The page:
A Lesson in Seduction, by Susan Napier

>> Sunday, February 01, 2004

I stopped reading the cheap Spanish translations of Harlequin books long ago, but earlier this week, when I drove my grandma to the UBS to trade hers in, I saw one by Susan Napier and I was tempted enough to try it. It was only 10 pesos (about 30 cents in US dollars) after all! The title of this one was A Lesson in Seduction.

They met at the airport. He wore a suit and carried a briefcase. He seemed quiet, a little shy. Definitely not the type to flirt with a fellow passenger'even if she was famous actress Rosalind Marlow! His name, Roz discovered, was Luke James. She was determined to discover more about him'such as why he appeared to following her. And was he as innocent as he seemed? What he really needed was a lesson in flirtation'and, on impulse, Roz decided to be his teacher! Luke was a fast learner. In fact, Roz soon discovered that he didn't need lessons at all. He could teach her plenty about the art of seduction!
Wow, Susan Napier very definitely doesn't write formula, does she? Both A Lesson in Seduction and the other one I read by her, Secret Admirer, were simply not the usual Harlequin fare. A strong B.

There was a lot to like here. The first pages were somehow reminiscent of JAK's Fabulous Beast, with a confident heroine and a hero she assumes is shy and self-conscious. Of course, he isn't as shy and nerdy as Roz assumes, but unlike the hero of Fabulous Beast, he doesn't turn out to be a secret agent, or anything like that. He actually is a shy-ish accountant, with very little experience with women. He holds his own with Roz, but it's she who's the most experienced partner here, and the one who makes the moves in the relationship. I liked them together, and their love scenes were especially poignant.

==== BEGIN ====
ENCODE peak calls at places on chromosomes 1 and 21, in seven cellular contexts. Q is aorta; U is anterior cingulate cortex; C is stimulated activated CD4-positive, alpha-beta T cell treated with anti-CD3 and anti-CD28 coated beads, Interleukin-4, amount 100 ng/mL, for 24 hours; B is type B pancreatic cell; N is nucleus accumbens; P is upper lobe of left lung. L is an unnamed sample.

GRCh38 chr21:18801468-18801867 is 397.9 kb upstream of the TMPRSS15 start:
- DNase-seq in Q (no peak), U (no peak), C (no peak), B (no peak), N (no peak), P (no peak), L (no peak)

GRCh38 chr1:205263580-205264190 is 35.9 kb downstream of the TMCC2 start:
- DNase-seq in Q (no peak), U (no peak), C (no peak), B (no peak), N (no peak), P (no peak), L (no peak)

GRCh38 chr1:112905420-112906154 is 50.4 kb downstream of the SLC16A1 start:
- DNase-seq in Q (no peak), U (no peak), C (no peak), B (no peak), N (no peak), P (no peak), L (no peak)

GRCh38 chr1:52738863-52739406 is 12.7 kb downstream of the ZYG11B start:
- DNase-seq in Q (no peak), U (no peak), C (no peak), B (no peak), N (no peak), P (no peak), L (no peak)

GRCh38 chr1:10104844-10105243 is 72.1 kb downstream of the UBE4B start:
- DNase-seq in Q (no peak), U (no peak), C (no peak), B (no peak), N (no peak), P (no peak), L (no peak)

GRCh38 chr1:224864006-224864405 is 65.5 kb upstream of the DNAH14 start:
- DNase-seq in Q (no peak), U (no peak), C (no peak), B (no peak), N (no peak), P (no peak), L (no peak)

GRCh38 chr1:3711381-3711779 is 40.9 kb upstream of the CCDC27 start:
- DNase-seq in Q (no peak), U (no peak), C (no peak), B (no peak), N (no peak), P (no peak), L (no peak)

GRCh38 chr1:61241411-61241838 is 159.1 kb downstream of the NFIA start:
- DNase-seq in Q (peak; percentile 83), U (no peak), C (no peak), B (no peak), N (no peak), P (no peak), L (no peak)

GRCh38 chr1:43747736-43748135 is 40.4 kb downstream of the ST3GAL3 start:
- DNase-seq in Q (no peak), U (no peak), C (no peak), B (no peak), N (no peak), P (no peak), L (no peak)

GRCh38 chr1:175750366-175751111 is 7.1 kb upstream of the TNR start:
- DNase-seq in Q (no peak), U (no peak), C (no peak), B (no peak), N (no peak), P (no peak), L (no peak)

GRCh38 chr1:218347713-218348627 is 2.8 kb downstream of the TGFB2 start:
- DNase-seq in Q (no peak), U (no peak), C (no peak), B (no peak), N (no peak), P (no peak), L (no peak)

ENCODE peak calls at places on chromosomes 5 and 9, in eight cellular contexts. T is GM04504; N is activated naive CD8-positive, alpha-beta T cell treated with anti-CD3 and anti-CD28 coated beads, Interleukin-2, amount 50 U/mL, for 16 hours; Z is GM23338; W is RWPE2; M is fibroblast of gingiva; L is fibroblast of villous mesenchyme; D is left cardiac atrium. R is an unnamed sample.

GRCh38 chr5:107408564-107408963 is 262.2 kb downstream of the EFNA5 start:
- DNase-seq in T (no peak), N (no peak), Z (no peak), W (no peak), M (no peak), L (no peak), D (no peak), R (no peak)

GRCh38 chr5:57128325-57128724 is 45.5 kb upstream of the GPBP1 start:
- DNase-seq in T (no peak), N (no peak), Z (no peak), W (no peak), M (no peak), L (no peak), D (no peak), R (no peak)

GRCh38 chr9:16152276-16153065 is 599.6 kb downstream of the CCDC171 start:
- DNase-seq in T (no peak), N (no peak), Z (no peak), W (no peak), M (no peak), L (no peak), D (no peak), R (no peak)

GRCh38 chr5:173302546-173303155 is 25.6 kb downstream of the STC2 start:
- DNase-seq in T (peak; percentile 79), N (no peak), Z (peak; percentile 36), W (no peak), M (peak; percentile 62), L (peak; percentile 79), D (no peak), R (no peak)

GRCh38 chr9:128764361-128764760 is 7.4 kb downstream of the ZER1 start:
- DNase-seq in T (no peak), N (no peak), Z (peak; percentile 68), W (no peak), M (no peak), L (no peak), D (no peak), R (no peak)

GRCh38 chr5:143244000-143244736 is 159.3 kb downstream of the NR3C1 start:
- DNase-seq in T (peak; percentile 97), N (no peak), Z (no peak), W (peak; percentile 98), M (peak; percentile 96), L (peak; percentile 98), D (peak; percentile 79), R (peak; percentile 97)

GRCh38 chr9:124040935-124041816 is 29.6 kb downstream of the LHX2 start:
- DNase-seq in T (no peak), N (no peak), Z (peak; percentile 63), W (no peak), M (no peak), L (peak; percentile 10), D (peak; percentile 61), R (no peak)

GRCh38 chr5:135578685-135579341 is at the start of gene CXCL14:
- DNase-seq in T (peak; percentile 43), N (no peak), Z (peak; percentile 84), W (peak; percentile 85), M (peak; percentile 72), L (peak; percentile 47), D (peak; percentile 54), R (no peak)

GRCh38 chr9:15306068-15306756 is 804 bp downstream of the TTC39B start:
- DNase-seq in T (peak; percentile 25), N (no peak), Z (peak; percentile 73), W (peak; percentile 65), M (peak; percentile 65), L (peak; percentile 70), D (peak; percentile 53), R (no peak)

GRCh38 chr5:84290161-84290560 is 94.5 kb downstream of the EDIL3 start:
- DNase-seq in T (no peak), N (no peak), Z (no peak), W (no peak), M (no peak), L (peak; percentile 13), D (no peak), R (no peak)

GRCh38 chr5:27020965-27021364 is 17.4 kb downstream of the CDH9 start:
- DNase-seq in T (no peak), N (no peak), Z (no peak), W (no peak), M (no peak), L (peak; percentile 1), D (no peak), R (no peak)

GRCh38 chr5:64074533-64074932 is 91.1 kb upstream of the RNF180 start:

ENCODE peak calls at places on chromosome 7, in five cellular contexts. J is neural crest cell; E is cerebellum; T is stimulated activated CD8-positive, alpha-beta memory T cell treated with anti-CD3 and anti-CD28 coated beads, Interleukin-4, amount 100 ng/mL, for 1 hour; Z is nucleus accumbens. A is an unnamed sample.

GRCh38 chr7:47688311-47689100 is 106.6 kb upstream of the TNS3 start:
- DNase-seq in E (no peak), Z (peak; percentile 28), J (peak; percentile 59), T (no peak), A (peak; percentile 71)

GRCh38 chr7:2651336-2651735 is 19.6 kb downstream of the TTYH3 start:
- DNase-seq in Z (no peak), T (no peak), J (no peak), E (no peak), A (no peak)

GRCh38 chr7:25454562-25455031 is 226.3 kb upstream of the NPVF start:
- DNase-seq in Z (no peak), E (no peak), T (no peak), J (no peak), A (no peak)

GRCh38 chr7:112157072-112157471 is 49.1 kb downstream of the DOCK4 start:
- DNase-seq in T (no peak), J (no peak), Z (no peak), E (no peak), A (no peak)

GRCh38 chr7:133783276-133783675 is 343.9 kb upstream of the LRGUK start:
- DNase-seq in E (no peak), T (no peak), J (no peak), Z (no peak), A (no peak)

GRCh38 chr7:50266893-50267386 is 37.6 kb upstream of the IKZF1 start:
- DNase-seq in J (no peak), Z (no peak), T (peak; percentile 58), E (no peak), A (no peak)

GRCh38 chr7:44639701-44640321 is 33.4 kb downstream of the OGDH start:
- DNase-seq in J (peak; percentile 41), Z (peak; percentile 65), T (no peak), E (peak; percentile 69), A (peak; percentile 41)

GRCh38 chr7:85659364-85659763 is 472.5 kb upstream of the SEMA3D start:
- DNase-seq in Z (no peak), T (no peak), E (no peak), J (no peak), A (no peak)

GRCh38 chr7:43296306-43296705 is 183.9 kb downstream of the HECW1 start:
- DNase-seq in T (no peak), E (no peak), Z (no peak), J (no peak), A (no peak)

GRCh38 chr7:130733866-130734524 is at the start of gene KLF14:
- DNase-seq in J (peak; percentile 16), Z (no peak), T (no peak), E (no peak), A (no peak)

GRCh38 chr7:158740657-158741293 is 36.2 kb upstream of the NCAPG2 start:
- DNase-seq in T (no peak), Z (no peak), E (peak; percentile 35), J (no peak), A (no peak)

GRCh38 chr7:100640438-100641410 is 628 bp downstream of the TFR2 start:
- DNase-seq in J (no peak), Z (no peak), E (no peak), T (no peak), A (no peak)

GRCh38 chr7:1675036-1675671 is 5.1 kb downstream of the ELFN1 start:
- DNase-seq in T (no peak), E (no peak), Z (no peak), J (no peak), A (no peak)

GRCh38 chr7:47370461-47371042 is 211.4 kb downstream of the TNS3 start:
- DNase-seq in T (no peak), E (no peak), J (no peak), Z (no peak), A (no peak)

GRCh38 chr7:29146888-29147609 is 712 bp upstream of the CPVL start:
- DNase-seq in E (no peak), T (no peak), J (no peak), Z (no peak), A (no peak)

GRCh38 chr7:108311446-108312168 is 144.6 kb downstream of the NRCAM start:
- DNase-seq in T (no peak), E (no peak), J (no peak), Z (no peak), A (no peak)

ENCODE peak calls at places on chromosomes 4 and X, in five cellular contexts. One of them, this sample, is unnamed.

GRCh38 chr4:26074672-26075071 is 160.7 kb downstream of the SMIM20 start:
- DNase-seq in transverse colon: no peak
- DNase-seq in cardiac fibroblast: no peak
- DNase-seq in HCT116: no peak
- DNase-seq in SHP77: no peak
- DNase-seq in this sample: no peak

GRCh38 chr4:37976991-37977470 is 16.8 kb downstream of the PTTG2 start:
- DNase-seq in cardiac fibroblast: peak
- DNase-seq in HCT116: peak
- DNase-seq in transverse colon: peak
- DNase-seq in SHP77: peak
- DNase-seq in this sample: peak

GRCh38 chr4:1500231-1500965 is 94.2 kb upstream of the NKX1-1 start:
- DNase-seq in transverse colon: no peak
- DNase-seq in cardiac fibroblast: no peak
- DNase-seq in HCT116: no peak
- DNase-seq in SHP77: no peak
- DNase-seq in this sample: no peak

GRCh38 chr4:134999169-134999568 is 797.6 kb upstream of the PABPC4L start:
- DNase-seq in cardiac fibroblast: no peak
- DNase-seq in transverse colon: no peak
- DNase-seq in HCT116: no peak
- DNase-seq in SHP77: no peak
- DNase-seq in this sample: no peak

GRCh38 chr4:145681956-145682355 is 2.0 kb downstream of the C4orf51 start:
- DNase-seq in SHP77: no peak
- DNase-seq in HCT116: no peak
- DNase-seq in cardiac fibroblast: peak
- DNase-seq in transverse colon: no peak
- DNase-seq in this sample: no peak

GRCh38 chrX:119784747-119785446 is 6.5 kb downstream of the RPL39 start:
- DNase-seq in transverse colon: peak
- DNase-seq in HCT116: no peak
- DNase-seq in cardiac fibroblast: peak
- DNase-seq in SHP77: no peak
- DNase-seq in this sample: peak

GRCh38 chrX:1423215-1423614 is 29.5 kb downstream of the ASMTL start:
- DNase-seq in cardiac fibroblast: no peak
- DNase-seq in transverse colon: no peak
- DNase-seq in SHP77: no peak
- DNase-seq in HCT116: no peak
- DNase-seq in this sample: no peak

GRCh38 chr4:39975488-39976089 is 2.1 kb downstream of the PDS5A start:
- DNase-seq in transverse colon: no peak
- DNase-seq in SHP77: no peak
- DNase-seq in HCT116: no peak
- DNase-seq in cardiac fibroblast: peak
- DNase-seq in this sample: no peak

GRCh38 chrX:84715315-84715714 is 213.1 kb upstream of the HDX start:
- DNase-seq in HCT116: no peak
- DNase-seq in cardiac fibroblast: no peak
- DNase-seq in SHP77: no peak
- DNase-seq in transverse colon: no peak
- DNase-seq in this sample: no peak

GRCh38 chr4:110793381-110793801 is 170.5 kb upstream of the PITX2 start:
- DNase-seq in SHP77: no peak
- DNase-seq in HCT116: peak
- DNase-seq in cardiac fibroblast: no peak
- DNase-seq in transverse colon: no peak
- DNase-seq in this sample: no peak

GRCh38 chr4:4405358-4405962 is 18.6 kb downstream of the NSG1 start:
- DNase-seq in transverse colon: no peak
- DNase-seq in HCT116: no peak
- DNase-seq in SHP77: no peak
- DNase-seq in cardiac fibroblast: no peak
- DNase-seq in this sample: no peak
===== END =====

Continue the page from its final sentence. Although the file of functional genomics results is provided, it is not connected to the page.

Something else I enjoyed was the way the author dealt with Roz's infertility. She was infertile from an STD she'd caught from an old boyfriend (already something I liked. Most authors would be too afraid to try this, for fear readers would think their heroines were dirty whores). I loved that though Roz did feel she'd lost something, and might have liked to have kids at some point, if this hadn't happened, she didn't do the "I'm not a whole woman now, and I'm not worthy of a good man, boo-hoo! You can't love me, no matter what you say no, because I can't give you 12 little rugrats, so go away!! Boo-hoo!!".

The book did have some problems, though. The worst was that it felt a bit too crammed. The suspense subplot, for instance, felt underwritten. My fear is that the Spanish translation might have abridged some parts, I don't know. Oh, and speaking of the translationitself, I should mention that it really sucked. Spanish (from Spain, I mean!) slang that threw me out of the story, scores of typos, awkward phraseology, confusion of homonyms... I probably would have enjoyed this book even more if I'd read it in the original English. Also, the first pages were like a big advertisement for the previous books in the series. If you do that, the least you can do is have the info about those books IN the book! I've had to ask for help in this.

In spite of these problems, I enjoyed this very much. I'll be looking for the author's backlist... in English, this time!


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